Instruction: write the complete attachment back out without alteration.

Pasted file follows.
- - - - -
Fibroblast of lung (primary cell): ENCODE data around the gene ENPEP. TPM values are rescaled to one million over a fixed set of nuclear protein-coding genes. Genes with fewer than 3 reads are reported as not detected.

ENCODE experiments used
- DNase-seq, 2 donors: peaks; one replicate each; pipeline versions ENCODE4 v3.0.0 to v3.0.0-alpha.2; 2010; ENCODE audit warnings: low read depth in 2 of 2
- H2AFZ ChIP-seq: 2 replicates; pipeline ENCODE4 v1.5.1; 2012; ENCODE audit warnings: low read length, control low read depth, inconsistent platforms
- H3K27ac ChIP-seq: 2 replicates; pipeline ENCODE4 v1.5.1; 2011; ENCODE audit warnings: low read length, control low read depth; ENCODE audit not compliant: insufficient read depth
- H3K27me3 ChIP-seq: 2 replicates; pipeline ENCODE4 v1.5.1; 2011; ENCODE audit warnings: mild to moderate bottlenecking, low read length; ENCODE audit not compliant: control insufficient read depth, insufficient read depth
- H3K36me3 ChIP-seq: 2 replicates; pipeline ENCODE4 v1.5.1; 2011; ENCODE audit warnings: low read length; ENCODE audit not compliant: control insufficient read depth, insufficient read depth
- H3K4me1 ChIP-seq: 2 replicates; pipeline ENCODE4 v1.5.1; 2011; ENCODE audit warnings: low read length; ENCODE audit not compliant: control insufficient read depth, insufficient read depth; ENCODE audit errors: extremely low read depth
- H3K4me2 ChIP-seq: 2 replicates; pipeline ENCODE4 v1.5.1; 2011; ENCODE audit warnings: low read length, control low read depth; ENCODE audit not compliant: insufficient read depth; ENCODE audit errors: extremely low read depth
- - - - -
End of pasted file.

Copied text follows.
Fibroblast of lung (primary cell): ENCODE data around the gene ENPEP. TPM values are rescaled to one million over a fixed set of nuclear protein-coding genes. Genes with fewer than 3 reads are reported as not detected.

ENCODE experiments used
- DNase-seq, 2 donors: peaks; one replicate each; pipeline versions ENCODE4 v3.0.0 to v3.0.0-alpha.2; 2010; ENCODE audit warnings: low read depth in 2 of 2
- H2AFZ ChIP-seq: 2 replicates; pipeline ENCODE4 v1.5.1; 2012; ENCODE audit warnings: low read length, control low read depth, inconsistent platforms
- H3K27ac ChIP-seq: 2 replicates; pipeline ENCODE4 v1.5.1; 2011; ENCODE audit warnings: low read length, control low read depth; ENCODE audit not compliant: insufficient read depth
- H3K27me3 ChIP-seq: 2 replicates; pipeline ENCODE4 v1.5.1; 2011; ENCODE audit warnings: mild to moderate bottlenecking, low read length; ENCODE audit not compliant: control insufficient read depth, insufficient read depth
- H3K36me3 ChIP-seq: 2 replicates; pipeline ENCODE4 v1.5.1; 2011; ENCODE audit warnings: low read length; ENCODE audit not compliant: control insufficient read depth, insufficient read depth
- H3K4me1 ChIP-seq: 2 replicates; pipeline ENCODE4 v1.5.1; 2011; ENCODE audit warnings: low read length; ENCODE audit not compliant: control insufficient read depth, insufficient read depth; ENCODE audit errors: extremely low read depth
- H3K4me2 ChIP-seq: 2 replicates; pipeline ENCODE4 v1.5.1; 2011; ENCODE audit warnings: low read length, control low read depth; ENCODE audit not compliant: insufficient read depth; ENCODE audit errors: extremely low read depth